​​​​​Compassion Without Borders

Fate sometimes picks us at random. Just yesterday I was walking down the Champs Elysees, marveling at the infinite gallantry of French men and flawless Parisian elegance. Now I lay in a Moscow hospital on an operating table, wide leather belts shackle my hands with ruthless grip, and I am crying at the inability to survive losing my free will. Looking too closely into the icy eyes of death, I struggled to start life anew, thirsting for life, free from the husk of unnecessary problem.

My trip to Paris nearly coincided with the phrase, "See Paris and die."

But, let me start from the beginning. Everything started very well - a tour to the city of light was a gift, the tickets were purchased and a suitcase packed. The first bad sign came with the number 13. I was leaving by the train number thirteenth at thirteenth of December in car  № 13 in what else - seat 13 !

Heart throbbed with apprehension, but what do I do ? In the train my traveling neighbor was a very handsome young man, a student, Meskhetian Turks, he said. We had a fun evening, but at night I awoke with a sharp pain in my side. The pain grew by the hour, and the next day the train doctor called an emergency medical team to a station near Ryazan.

A middle-aged woman doctor arrived and examined me, then invited me to leave the train and go directly to the hospital for further examination.  I listened to her words and though only this is impossible! I am for the first time going to Paris, but instead the kind doctor tells me I have to go to the  hospital now from this small rail station!

I gathered my thougths and replied: Please, understand me, I've never been to Paris, and I'll be there tomorrow. I can not go to the hospital ! - I said with uncharacteristic hardness.

The Doctor replied slowly and quietly: I understand you. But you are very sick and it is very risky to travel to another country in such a state, and I saw her eyes were full of sincere and wise compassion.

Seeing my desire to travel on she saw I wanted so badly to press on and said: Well, then in Moscow buy antibiotics and painkillers and maybe you will be alright. She smiled and touched my arm saying, Take care of yourself !

So I flew along the rails to the city of boulevards and cafes, and charming  Parisian chanson. In Paris, I gave myself an order not to ache until the end of the trip. Once I allowed myself to ask a guide, a beautiful Russian Parisian, what I have to do if I will be quite bad . She replied: Call doctor – but be prepared to pay € 100, and further payment too according doctors demands!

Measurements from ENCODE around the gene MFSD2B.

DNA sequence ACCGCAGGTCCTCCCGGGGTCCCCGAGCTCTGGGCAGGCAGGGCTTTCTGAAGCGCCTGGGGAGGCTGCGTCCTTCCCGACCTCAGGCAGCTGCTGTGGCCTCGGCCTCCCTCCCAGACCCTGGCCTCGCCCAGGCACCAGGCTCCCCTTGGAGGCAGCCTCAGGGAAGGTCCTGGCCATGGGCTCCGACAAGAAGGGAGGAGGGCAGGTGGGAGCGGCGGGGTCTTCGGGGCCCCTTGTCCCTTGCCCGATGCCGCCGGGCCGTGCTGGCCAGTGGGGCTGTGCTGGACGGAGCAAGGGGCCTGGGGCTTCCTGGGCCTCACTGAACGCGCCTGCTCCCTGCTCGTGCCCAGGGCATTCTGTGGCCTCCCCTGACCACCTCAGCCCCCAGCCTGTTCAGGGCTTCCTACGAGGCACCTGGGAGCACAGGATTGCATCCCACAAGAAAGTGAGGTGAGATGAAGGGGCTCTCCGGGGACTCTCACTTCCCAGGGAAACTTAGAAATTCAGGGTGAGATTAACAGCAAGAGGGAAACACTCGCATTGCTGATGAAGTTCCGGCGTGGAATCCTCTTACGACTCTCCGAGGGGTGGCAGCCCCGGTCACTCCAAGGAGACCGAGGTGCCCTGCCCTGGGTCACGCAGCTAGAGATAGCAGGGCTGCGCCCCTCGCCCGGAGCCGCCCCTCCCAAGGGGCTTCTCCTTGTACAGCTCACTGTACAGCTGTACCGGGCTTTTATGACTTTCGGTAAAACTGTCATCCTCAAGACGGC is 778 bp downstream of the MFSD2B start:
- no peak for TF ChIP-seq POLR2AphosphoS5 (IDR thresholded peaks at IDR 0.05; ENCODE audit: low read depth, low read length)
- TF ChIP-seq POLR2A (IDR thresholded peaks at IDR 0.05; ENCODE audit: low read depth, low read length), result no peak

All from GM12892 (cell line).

In her eyes I saw the icy cold, which instantly froze my motives to seek the  mastery of French doctors.

My body obediently folowed my order and I returned to Moscow. But that night I was taken by ambulance to the hospital.

The decision of the doctor in Moscow was unquestioned - immediately on the operating table. I tried to convince him that I would be OK if I can only return home to Chelyabinsk.

You will die on the way! - The doctor replied.

Left with little choice death continued to stalk me in Moscow. The surgeon saved me that night and I thankfully gave him the few remaining rubles I had left.  However, the anesthesiologist, whom I could not pay, had not not cleared the airways after surgery and left me to care for myself alone in an empty room with a closed door.

Eventually, my breathing became more difficult and beacme loud enough to attract attention from the corridor. My death rattle raised concern among those caring passersby and the doctor was urgently summoned. So I came back to life.

While I barely returned to consciousness a woman with natural maternal skills  constantly inclined me and easied my suffering with her kind and caring efforts.

From the first day she took care of the others, running to smooth bandaged arms and other limbs, to adjust pillows and blankets to make those lying in the beds more comfortable. At the hospital's atmosphere everyone easily tells casual ward mates intricately tangled personal life stories. But what she told me these days was so remarkable I remember every detail even after these many years.  Ludmila’s story was a life injection for me, it pushed me out of bed and gave me energy to take the pen and begin to write this wonderful and truly unbelievable story. Lyudmila leisurely told me how it happened she one day became a mother of four babies of different nationalities at once. Today we would call them all persons of Caucasian nationality.